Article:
Mangosteen to the rescue

Inquirer Libre - Davao - - PANGUNAHING PAHINA - By Annelle Tayao-Juego @neltayaoINQ

LIKE a beautiful rainbow that comes after a rain, a new business opportunity came to a farm owner in Agusan del Sur after the onslaught of Typhoon Pablo in 2012—all thanks to 60 uprooted mangosteen trees.

Irenea Hitgano, former mayor of Trento who runs the 20hectare Hillsview Farm in the same town, was initially devastated when her trees took a heavy beating from the typhoon.

But then she recalled someone telling her about mangosteen’s medicinal properties, which could be found not just in the fruit, but the entire tree.

“So what I did with the 60 uprooted trees was to get the bark, roots, and branches, boil them, and then serve the liquid as tea to our restaurant’s customers,” says Hitgano, whose main business is running a restaurant and small inn on the farm.

The tip regarding the tree’s healing touch may have turned out to be true, as the 63-yearold was soon being approached by customers with their respective medical-miracle anecdotes.

“Someone came back and said, Ma’am, after two days of drinking the tea, I had blood in my urine. So I asked, what happened? He [said he] asked [a friend] who told him, it’s good that that’s being flushed out—it could be a sign that you have a prostate problem,” recalls Hitgano. “Another customer had her child, who had a heart problem and every two months needed to go to the doctor, drink the mangosteen tea, and suddenly the child’s lab test results started showing improvements. Now that child only goes to the doctor once a year.”

Motivated by such feedback, Hitgano decided to seek help in improving her process of producing mangosteen tea.

She found guidance through the Department of Trade and Industry, as well as the Department of Science and Technology, from which she received a zerointerest loan of around P1 million, which Hitgano used to purchase the needed equipment.

However, due to the destruction caused by Typhoon “Pablo,” Hitgano’s restaurant also needed repairing—it took Hitgano two years before she could go into full production of mangosteen tea.

She eventually developed two variants: The pure mangosteen tea, with no sweetener or other flavoring and the mangosteen tea with kalamansi.

“Mangosteen with kalamansi... is good for children and younger people, because the pure mangosteen tea is not very flavorful. But it isn’t for diabetics, because it has sugar,” Hitgano says.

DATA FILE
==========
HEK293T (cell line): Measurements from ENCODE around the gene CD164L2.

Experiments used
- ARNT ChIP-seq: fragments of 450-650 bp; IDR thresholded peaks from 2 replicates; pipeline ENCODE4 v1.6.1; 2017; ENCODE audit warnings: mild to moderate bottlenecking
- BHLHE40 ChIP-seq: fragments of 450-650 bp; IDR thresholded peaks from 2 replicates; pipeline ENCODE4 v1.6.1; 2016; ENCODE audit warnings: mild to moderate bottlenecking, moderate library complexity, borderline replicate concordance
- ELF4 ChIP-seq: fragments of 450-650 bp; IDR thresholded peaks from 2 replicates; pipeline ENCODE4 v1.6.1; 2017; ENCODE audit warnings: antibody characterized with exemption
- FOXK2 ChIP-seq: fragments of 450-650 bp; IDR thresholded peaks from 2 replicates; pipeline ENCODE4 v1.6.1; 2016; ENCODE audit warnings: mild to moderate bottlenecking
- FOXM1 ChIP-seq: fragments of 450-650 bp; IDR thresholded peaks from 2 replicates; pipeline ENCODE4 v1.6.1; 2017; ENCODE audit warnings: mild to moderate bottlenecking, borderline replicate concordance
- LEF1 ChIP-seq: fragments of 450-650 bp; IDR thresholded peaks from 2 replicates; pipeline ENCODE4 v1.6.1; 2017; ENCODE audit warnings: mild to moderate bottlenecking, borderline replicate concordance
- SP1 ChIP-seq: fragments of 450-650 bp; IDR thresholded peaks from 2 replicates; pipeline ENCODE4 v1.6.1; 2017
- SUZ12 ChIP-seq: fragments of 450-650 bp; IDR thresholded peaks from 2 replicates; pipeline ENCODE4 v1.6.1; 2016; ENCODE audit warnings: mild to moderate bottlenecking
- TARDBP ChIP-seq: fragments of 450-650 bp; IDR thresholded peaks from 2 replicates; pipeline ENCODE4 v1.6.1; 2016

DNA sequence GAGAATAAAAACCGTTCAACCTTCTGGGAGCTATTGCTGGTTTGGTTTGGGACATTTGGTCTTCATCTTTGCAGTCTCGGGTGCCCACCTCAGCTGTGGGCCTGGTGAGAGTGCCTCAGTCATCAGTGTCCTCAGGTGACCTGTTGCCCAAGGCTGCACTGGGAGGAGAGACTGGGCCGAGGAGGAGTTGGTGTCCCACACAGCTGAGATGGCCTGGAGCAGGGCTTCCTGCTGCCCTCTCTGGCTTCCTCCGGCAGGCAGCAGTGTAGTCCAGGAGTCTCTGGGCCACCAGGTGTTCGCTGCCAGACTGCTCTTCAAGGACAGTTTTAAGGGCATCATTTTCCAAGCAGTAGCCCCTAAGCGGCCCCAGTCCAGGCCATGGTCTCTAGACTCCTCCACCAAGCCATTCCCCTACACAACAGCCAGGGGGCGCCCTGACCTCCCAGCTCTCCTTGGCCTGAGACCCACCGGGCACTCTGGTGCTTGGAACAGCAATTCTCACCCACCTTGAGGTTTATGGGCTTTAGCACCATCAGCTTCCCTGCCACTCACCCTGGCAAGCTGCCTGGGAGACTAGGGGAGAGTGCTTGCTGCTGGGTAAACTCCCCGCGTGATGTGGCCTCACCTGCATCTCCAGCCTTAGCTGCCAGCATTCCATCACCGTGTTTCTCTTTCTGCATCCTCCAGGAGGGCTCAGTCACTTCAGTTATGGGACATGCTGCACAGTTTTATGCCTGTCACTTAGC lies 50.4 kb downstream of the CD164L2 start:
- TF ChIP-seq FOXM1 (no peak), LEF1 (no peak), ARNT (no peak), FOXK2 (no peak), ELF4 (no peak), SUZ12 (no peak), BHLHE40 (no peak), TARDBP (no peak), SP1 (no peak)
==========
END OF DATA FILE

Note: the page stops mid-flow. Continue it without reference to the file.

The teas, which cost around P400 per bottle, are sold by distributors from Luzon to Mindanao. Hitgano also showcases her products in trade shows. The tea is sold together with a brochure which poses a 21-day challenge to consumers: Drink four glasses a day for three weeks, and one is guaranteed to feel generally healthier.

“The great thing about [drinking mangosteen tea] is that it doesn’t just help with the disease you are trying to get rid of, like, say, diabetes; your uric acid, cholesterol levels will go down, and aches and pains will disappear. It heals the whole body. It makes you youthful again,” she claims. “But if you have a gall stone problem, for example, that won’t go away after just 21 days; you have to keep on taking the tea consistently until the problem goes away.”

More than just a health drink, Hillsview Mangosteen Tea is also responsible for providing employment to farmers and their wives, who work at the factory. Hitgano wants to take this a step further by putting up an alternative learning center for her employees, particularly those who did not finish their high school studies.

“We will help them so they can uplift their status in life,” says Hitgano, who plans to coordinate with the Department of Education to develop the center, and, eventually, state universities, too, so that workers who want to pursue a college degree can do so.

In the meantime, Hitgano, whose 20-ha farm also has a “pasalubong” center that sells other local items made by microentrepreneurs, already dishes out her own major lesson in business: Divide your life into four financial stages.

“First, from 20-35 years old, your money should come from your work. Then from 35-45, you should have a small farm, or a pedicab or apartment that you’re renting out. Third stage, 45-60 years old, you should have 10 ha of coconut, 10 ha of mangosteen. After that, during the retirement age, you should no longer be stressed; you shouldn’t be working for money—money should be working for you,” she says.

It was because of this piece of advice, which she learned from a seminar years back, that Hitgano’s entrepreneurial spirit was awakened.

Now, she says she’s ready to relax, and her venture into making mangosteen tea, a sideline that’s become one of her main businesses, is adding to her enjoyment of retirement. Her eyes twinkle as she tells us how her tea doesn’t just make for good business—as with her clients, Hitgano has also benefited from drinking her product.

“Before, I couldn’t walk around a mall for a whole day; I would run out of breath easily. Now, [after drinking the tea], I can easily do it! My blood sugar levels used to be high, almost borderline [diabetic]; now they’re normal. Even my cholesterol levels are normal,” she says. “I used to have a fatty liver for 15 years. I wasn’t sick, but tests always showed that I had a fatty liver. That went away after I drank the tea. I couldn’t believe it at first, but when I repeated the tests, they all showed normal results.”

HILLSVIEW Farm produces loads of fruits

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